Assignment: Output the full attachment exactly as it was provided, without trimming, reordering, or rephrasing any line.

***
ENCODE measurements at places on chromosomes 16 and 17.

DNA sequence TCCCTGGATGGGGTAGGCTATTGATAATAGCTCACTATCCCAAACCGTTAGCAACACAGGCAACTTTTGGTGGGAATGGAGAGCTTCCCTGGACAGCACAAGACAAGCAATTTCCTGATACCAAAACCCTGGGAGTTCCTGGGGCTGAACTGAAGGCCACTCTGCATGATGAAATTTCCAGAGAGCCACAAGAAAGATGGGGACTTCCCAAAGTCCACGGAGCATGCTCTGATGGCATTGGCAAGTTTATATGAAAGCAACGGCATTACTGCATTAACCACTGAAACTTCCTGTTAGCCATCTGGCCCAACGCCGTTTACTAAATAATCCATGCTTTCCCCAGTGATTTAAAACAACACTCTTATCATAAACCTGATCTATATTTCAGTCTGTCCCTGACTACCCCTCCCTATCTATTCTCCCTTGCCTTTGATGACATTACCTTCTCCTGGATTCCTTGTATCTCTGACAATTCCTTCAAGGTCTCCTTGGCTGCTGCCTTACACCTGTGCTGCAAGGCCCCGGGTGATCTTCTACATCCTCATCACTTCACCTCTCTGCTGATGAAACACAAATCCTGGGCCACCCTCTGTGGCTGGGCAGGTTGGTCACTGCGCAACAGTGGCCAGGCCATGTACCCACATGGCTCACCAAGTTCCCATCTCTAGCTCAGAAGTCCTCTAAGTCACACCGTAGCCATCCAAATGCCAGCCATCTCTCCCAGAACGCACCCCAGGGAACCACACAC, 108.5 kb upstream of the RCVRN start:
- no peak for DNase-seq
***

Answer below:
ENCODE measurements at places on chromosomes 16 and 17.

DNA sequence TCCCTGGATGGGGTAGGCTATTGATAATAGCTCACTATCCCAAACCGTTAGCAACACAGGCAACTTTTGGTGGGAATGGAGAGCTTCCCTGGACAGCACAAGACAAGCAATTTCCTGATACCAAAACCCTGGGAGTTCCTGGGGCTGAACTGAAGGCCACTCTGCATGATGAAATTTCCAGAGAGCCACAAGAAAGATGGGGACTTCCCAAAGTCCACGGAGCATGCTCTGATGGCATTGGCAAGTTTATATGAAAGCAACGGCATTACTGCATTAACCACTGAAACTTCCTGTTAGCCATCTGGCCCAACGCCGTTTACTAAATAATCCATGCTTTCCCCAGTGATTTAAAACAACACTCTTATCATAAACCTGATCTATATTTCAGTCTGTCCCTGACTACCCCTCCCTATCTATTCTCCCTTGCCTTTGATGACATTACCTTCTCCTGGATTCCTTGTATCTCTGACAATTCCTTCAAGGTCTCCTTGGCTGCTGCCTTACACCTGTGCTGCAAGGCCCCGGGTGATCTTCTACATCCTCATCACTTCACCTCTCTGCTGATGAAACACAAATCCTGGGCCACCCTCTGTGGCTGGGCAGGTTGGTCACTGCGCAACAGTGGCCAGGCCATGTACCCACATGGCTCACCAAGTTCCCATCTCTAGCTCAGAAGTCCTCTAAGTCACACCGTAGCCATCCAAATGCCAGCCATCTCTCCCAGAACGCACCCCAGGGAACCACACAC, 108.5 kb upstream of the RCVRN start:
- no peak for DNase-seq